After a lot of development and a little mystery, the covers are beginning to slip off Jolitics, a new political website.
Established by Bebo founder Michael Birch, Jolitics is currently being tested in alpha in Ireland. Site membership of this innovative approach to political discussion is by invitation for now, but I managed to snag myself a place among the first 120 founder testers. They can, in turn, invite up to 10 others each to participate.
According to the company:
The ultimate goal with Jolitics is to encourage open constructive political debate, and enable passionate and smart people to rise and develop a political career, at the same time as allowing anyone to have their say on issues that are important to them.
The first I heard about it was at the Dublin Web Summit a few months ago. Birch was in attendance and, naturally, Jolitics was mentioned. He had promised a new approach to political discussion, and was looking forward to launching in Ireland due to the early success Bebo had here. Birch, of course, sold Bebo in 2008 for €850 million to AOL. That made him very wealthy, but lost AOL a lot of money. Unsure what to do with their acquisition, users began to drift away, and AOL sold the site this year for an amount rumored to be less than €10 million.
After a break, Birch got back to being an entrepreneur and working on what he knows best: social networking.
Prior to this point, my experience of internet political sites had been of places like Politics.ie, or thePropertyPin.com. Basically, these are anonymous bulletin boards where the shoutin’ an’ roarin’ happens from behind fake names.
Jolitics, however, requires honesty. You have to be a real person. So, any opinions expressed there are directly attributable to a named individual. It’s a break from the regular internet approach, but I find it forces more honesty. However, it may also scare people off. People may be afraid of expressing an opinion that could come back to haunt them. Or some dope in HR could weed out candidates after Googling them and disagreeing with their politics.
Jolitics is also a very open site. Basically, a person will post an issue such as reform the Irish electoral system, appoint good will ambassadors, etc. Others are then free to comment, or vote on the basic premise. However, your votes are public. You can also follow other users, or nominate them to vote on your behalf — which is either more ammo for the HR dope or plausible deniability for you.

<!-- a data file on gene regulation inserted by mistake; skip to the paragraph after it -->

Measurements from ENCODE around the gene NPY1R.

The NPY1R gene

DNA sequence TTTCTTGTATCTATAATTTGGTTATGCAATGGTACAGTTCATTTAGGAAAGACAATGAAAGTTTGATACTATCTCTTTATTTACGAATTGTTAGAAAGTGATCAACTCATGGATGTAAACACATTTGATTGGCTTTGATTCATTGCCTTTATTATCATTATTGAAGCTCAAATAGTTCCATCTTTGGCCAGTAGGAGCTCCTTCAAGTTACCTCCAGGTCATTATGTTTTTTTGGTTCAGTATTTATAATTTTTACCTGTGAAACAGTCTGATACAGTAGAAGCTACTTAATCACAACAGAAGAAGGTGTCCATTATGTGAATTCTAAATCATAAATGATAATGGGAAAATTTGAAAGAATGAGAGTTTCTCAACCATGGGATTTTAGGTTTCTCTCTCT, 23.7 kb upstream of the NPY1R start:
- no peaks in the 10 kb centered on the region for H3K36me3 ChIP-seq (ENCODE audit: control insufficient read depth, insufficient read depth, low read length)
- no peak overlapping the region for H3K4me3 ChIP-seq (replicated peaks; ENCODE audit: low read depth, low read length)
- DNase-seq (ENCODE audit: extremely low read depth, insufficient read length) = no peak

I suspect the tone of the site will be more civilized than the bulletin boards. It is much easier to get aggressive and abusive at anonymous posters when you, too, are hidden. But Ireland is a small country, and chances are you could bump in to people. Foaming at the mouth and spitting bile at venture capital guys like Eoghan Jennings (@eoghanjennings) or web gurus like Birch or Paddy Cosgrave (@paddycosgrave) could easily be career-limiting moves.
Jolitics requires that you have a Facebook account. During sign-up, I was surprised at the amount of data it wanted to import. It wants your name, picture, list of friends and “any other information” shared. It can grab your Facebook news feed, or access your details even when you are not signed on. It is interested — naturally — in your religious and political views on Facebook, and also your status. It can also access that information on your Facebook friends.
Some of that makes me wary. It is fine if I want to go mouthing off, but I would hate to drag innocent parties in to my stupid arguments. And matters can get very hot, especially if emotive issues like the Israeli-Palestinian dispute are ever mentioned. We will have to wait and see how much sharing goes on in future.
In the meantime, however, I’m off to post my first issue: abolish the TV license. They’ll probably tear me to pieces.
Photo of Xochi and Michael Birch by Ewan McIntosh on Flickr.